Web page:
Pretty much everyone who follows the news would be aware of the new report released by the United Nations yesterday about the impact of climate change, this one focusing on what is happening to the biodiversity of the planet. You can read the summary of the report here with the full 1,500 page report to be released in September. This news report outlines the major findings.
Humans are transforming Earth’s natural landscapes so dramatically that as many as one million plant and animal species are now at risk of extinction, posing a dire threat to ecosystems that people all over the world depend on for their survival, a sweeping new United Nations assessment has concluded.
Its conclusions are stark. In most major land habitats, from the savannas of Africa to the rain forests of South America, the average abundance of native plant and animal life has fallen by 20 percent or more, mainly over the past century. With the human population passing 7 billion, activities like farming, logging, poaching, fishing and mining are altering the natural world at a rate “unprecedented in human history.”
At the same time, a new threat has emerged: Global warming has become a major driver of wildlife decline, the assessment found, by shifting or shrinking the local climates that many mammals, birds, insects, fish and plants evolved to survive in. When combined with the other ways humans are damaging the environment, climate change is now pushing a growing number of species, such as the Bengal tiger, closer to extinction.
Scientists have cataloged only a fraction of living creatures, some 1.3 million; the report estimates there may be as many as 8 million plant and animal species on the planet, most of them insects. Since 1500, at least 680 species have blinked out of existence, including the Pinta giant tortoise of the Galápagos Islands and the Guam flying fox.
Though outside experts cautioned it could be difficult to make precise forecasts, the report warns of a looming extinction crisis, with extinction rates currently tens to hundreds of times higher than they have been in the past 10 million years.
The report goes beyond discussing the loss of biodiversity but looks at how that will affect food security and access to clean water for everyone on the planet, not just those in poor countries.
A previous report by the group had estimated that, in the Americas, nature provides some $24 trillion of non-monetized benefits to humans each year. The Amazon rain forest absorbs immense quantities of carbon dioxide and helps slow the pace of global warming. Wetlands purify drinking water. Coral reefs sustain tourism and fisheries in the Caribbean. Exotic tropical plants form the basis of a variety of medicines.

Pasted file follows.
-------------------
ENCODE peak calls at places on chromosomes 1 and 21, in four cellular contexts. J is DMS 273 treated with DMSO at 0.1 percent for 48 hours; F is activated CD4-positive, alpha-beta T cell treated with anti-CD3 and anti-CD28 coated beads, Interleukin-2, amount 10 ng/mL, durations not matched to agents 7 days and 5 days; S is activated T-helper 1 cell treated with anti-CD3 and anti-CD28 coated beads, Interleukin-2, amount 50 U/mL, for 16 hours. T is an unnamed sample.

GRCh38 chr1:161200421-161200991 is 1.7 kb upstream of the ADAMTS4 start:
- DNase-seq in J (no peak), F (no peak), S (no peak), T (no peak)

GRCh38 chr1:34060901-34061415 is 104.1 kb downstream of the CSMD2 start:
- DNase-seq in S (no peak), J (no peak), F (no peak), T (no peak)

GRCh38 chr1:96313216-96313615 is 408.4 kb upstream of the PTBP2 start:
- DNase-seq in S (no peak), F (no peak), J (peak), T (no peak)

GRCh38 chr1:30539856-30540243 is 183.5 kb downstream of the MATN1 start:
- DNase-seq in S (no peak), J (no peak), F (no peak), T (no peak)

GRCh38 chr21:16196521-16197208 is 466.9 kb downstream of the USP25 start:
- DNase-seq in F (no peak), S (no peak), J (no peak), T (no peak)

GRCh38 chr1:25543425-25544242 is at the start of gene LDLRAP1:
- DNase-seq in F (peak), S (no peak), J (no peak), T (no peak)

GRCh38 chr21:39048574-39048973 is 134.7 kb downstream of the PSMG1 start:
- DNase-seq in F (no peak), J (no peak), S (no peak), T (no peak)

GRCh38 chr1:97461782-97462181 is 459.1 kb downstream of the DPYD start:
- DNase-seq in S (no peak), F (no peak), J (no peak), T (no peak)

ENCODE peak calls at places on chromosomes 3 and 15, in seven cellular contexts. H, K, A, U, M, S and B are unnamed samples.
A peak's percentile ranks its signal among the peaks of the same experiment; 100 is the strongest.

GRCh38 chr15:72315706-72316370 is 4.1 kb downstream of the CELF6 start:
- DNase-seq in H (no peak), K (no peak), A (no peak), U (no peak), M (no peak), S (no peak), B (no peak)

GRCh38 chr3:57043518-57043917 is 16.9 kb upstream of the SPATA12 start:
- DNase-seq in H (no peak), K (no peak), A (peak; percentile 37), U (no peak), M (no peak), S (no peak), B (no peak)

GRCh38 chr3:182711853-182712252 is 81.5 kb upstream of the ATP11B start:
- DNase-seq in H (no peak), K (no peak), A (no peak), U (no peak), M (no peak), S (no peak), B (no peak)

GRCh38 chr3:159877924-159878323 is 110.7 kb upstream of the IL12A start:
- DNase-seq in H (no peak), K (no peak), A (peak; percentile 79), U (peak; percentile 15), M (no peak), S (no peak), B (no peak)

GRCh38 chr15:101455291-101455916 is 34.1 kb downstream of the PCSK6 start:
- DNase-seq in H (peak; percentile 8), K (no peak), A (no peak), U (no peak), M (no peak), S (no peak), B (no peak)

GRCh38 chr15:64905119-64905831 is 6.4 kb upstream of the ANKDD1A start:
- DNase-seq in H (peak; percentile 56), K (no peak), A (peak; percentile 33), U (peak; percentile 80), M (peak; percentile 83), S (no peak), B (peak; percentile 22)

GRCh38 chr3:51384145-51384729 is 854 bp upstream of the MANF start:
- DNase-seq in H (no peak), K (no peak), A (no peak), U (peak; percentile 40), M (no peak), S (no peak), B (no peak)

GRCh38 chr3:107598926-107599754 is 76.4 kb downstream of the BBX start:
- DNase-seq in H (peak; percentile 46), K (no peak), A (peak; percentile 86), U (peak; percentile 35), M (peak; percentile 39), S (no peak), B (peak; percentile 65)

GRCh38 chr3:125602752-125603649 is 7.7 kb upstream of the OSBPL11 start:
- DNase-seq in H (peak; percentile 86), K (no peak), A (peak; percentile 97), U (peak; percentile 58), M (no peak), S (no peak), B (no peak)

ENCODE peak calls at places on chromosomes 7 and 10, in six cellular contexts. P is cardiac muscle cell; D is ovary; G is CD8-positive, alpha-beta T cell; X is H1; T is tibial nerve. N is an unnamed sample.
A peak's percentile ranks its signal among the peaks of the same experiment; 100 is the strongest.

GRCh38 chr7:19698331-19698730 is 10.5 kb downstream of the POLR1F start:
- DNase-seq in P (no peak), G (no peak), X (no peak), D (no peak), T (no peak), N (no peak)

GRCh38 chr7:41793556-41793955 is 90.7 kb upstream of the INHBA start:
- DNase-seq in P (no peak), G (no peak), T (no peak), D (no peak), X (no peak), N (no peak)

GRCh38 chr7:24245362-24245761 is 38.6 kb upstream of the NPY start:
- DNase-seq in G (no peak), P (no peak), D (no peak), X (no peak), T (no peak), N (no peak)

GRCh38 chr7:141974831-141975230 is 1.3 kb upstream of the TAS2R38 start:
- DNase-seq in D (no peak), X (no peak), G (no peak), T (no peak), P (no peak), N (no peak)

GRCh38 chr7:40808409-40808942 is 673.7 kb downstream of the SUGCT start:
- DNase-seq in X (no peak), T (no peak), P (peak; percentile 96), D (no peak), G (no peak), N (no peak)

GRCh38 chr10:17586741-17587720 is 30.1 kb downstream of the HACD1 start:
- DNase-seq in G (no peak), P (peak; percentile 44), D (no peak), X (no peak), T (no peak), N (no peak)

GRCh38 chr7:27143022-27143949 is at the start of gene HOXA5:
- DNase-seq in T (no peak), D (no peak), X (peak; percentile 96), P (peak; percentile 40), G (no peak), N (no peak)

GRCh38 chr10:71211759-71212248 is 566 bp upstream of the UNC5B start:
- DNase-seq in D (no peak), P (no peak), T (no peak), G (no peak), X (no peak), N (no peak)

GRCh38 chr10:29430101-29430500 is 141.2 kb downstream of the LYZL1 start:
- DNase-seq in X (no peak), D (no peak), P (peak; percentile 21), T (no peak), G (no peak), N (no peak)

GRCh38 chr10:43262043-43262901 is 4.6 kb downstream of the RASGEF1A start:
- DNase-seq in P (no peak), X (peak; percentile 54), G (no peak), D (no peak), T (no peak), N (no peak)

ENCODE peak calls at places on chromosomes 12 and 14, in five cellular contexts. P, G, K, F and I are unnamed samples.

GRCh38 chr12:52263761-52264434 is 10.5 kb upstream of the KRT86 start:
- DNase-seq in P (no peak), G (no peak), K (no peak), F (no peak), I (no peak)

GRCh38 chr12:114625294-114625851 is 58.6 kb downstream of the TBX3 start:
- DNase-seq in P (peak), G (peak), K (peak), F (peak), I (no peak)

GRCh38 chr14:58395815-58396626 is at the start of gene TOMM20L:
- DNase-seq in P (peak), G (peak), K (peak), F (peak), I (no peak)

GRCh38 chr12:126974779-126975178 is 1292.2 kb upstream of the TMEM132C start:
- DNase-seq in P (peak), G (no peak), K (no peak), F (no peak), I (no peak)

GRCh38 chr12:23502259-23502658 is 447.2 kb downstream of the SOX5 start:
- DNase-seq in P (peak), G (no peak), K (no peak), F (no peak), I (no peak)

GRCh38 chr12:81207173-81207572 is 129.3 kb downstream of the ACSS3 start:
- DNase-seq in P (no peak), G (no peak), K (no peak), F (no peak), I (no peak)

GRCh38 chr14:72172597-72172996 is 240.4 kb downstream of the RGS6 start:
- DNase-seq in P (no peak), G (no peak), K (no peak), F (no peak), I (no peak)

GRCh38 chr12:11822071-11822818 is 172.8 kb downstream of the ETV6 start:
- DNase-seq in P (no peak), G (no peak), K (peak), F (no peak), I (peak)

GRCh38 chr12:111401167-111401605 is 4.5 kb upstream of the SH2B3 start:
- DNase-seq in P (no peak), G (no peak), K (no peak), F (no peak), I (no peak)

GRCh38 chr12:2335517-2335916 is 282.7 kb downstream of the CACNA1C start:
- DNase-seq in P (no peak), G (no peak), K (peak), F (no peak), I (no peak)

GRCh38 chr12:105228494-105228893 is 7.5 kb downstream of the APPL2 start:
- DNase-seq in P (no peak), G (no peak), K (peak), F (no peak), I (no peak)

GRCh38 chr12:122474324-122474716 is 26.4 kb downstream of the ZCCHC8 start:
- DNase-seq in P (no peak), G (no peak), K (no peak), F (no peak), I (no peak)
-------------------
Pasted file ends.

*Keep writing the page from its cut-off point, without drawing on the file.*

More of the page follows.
The authors note that the devastation of nature has become so severe that piecemeal efforts to protect individual species or to set up wildlife refuges will no longer be sufficient. Instead, they call for “transformative changes” that include curbing wasteful consumption, slimming down agriculture’s environmental footprint and cracking down on illegal logging and fishing.
What is disturbing is that this is almost entirely human-made problem. We know how to fix it. We know what is causing the change and losses, and we know what needs to be done in order to at least halt the decline, even if we cannot reverse it. What is lacking of course is political will.
Farmers and ranchers would have to adopt new techniques to grow more food on less land. Consumers in wealthy countries would have to waste less food and become more efficient in their use of natural resources. Governments around the world would have to strengthen and enforce environmental laws, cracking down on illegal logging and fishing and reducing the flow of heavy metals and untreated wastewater into the environment.
This is not a problem that we can recycle away. We have to reduce our consumption, change our consumption patterns, and accept that those in the richer countries will have to adjust to a reduced standard of living.
In the US, the power than corporations have over the government that enable them to hinder any actions that might harm their profits is a significant obstacle. Large-scale naming and shaming of the worst offenders may help..
Another obstacle in the US are the religious people who are convinced that their god is not going to let the planet be destroyed and that thus we do not have to worry since that ultimate deus ex machina will swoop in and save the day. I can’t count the number of times I have heard politicians and others express variations of this view and the sheer self-serving idiocy of that sentiment drives me crazy. The fact that this report is from the UN will also enable these people to dismiss the warnings since they tend to also believe that the UN is part of a global conspiracy to take away American sovereignty and that actions to combat climate change is one way they seek to do that.